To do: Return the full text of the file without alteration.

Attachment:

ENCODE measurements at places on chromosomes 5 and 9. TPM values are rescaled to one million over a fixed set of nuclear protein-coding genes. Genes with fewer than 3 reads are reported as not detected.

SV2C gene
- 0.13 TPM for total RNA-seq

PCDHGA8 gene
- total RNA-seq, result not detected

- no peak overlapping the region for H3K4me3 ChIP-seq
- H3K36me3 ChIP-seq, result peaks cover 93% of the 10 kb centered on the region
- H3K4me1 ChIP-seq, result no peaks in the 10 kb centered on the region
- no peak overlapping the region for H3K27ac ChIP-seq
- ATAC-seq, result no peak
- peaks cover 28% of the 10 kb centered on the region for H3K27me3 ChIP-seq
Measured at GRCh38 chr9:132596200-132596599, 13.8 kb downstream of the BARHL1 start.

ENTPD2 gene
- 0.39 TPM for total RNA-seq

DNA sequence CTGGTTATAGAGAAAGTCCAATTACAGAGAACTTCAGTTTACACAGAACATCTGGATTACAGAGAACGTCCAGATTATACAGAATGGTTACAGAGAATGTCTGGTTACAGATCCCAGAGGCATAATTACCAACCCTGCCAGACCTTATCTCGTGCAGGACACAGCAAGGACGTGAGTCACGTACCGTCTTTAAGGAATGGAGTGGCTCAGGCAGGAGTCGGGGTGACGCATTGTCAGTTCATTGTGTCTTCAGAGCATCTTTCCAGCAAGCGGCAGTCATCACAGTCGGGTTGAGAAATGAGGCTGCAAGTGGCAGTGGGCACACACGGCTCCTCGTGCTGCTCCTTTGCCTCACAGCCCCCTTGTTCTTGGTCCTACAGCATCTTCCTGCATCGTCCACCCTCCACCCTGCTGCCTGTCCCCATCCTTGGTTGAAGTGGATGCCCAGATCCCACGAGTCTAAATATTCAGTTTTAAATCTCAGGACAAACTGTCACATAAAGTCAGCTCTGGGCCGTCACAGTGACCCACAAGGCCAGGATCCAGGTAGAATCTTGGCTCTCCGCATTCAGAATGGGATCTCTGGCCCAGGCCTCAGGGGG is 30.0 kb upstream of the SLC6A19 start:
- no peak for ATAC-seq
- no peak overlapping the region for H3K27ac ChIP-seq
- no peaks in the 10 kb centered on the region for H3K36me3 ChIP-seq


ENCODE measurements at places on chromosomes 5 and 9. TPM values are rescaled to one million over a fixed set of nuclear protein-coding genes. Genes with fewer than 3 reads are reported as not detected.

SV2C gene
- 0.13 TPM for total RNA-seq

PCDHGA8 gene
- total RNA-seq, result not detected

- no peak overlapping the region for H3K4me3 ChIP-seq
- H3K36me3 ChIP-seq, result peaks cover 93% of the 10 kb centered on the region
- H3K4me1 ChIP-seq, result no peaks in the 10 kb centered on the region
- no peak overlapping the region for H3K27ac ChIP-seq
- ATAC-seq, result no peak
- peaks cover 28% of the 10 kb centered on the region for H3K27me3 ChIP-seq
Measured at GRCh38 chr9:132596200-132596599, 13.8 kb downstream of the BARHL1 start.

ENTPD2 gene
- 0.39 TPM for total RNA-seq

DNA sequence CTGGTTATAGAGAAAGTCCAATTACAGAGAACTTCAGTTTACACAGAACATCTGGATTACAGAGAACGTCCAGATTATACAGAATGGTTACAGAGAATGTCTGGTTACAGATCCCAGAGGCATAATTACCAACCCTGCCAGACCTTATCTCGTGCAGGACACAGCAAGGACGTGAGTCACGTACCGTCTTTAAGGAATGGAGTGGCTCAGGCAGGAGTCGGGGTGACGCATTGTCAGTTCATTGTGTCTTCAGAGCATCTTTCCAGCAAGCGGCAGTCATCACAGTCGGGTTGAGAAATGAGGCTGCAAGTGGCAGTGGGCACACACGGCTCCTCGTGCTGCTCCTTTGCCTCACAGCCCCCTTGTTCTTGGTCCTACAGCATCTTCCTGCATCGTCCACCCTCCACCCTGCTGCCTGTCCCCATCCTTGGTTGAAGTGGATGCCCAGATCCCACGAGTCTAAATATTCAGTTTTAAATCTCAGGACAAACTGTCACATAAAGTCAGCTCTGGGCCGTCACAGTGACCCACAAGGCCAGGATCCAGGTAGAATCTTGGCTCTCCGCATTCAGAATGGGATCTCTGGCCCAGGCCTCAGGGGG is 30.0 kb upstream of the SLC6A19 start:
- no peak for ATAC-seq
- no peak overlapping the region for H3K27ac ChIP-seq
- no peaks in the 10 kb centered on the region for H3K36me3 ChIP-seq